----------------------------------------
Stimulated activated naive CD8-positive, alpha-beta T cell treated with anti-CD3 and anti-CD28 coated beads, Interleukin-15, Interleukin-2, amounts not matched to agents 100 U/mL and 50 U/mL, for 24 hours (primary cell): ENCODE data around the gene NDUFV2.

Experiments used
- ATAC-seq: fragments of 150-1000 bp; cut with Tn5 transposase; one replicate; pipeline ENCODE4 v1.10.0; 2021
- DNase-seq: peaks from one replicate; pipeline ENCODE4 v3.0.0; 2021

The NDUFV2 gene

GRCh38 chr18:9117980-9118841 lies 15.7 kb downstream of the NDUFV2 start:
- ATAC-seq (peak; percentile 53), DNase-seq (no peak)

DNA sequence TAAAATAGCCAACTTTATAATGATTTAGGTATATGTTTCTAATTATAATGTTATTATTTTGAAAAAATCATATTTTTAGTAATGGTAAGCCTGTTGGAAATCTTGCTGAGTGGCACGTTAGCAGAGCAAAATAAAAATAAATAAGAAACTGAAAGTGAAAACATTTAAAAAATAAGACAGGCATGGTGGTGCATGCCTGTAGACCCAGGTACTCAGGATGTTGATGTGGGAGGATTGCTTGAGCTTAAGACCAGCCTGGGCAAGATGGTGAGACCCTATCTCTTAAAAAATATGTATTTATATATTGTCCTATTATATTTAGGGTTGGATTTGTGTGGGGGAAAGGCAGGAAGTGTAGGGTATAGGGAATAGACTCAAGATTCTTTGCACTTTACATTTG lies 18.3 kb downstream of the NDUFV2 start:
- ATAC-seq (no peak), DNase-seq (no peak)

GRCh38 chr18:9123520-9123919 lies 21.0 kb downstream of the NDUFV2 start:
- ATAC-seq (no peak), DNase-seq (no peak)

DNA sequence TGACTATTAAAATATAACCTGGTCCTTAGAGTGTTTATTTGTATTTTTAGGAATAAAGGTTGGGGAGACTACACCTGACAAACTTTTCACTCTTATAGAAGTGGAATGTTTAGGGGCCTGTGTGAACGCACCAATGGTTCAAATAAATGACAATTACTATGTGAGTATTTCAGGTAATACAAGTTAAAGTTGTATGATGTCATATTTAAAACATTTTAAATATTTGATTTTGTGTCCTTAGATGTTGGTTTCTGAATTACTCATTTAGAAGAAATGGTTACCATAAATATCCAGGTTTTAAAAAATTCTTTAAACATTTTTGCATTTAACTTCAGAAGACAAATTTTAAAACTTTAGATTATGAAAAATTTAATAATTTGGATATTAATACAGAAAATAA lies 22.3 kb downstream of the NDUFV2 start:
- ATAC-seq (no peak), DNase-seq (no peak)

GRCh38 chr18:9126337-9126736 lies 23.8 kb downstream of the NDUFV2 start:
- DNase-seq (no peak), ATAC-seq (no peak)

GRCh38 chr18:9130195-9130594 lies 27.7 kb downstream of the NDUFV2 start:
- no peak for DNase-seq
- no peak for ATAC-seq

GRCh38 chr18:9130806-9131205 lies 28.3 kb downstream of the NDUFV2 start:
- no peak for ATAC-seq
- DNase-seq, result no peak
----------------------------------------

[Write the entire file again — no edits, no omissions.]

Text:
Stimulated activated naive CD8-positive, alpha-beta T cell treated with anti-CD3 and anti-CD28 coated beads, Interleukin-15, Interleukin-2, amounts not matched to agents 100 U/mL and 50 U/mL, for 24 hours (primary cell): ENCODE data around the gene NDUFV2.

Experiments used
- ATAC-seq: fragments of 150-1000 bp; cut with Tn5 transposase; one replicate; pipeline ENCODE4 v1.10.0; 2021
- DNase-seq: peaks from one replicate; pipeline ENCODE4 v3.0.0; 2021

The NDUFV2 gene

GRCh38 chr18:9117980-9118841 lies 15.7 kb downstream of the NDUFV2 start:
- ATAC-seq (peak; percentile 53), DNase-seq (no peak)

DNA sequence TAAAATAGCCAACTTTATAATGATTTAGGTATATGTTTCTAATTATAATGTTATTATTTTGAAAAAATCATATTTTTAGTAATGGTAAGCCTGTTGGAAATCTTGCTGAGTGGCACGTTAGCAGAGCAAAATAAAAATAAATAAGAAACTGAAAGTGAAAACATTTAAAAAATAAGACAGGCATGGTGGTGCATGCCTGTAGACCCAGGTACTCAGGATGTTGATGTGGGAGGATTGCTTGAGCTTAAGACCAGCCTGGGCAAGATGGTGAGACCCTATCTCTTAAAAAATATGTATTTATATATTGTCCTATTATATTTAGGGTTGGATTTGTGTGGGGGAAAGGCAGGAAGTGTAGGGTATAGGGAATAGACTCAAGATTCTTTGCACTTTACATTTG lies 18.3 kb downstream of the NDUFV2 start:
- ATAC-seq (no peak), DNase-seq (no peak)

GRCh38 chr18:9123520-9123919 lies 21.0 kb downstream of the NDUFV2 start:
- ATAC-seq (no peak), DNase-seq (no peak)

DNA sequence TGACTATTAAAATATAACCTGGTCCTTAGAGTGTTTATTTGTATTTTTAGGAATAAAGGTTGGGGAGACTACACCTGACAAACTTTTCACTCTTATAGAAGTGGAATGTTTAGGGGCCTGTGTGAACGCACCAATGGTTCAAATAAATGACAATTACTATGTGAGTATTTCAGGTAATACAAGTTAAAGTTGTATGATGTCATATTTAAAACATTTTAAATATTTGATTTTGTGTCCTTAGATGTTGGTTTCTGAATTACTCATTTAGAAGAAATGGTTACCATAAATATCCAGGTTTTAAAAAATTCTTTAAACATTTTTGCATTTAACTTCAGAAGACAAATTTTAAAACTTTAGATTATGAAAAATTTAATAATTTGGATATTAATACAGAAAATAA lies 22.3 kb downstream of the NDUFV2 start:
- ATAC-seq (no peak), DNase-seq (no peak)

GRCh38 chr18:9126337-9126736 lies 23.8 kb downstream of the NDUFV2 start:
- DNase-seq (no peak), ATAC-seq (no peak)

GRCh38 chr18:9130195-9130594 lies 27.7 kb downstream of the NDUFV2 start:
- no peak for DNase-seq
- no peak for ATAC-seq

GRCh38 chr18:9130806-9131205 lies 28.3 kb downstream of the NDUFV2 start:
- no peak for ATAC-seq
- DNase-seq, result no peak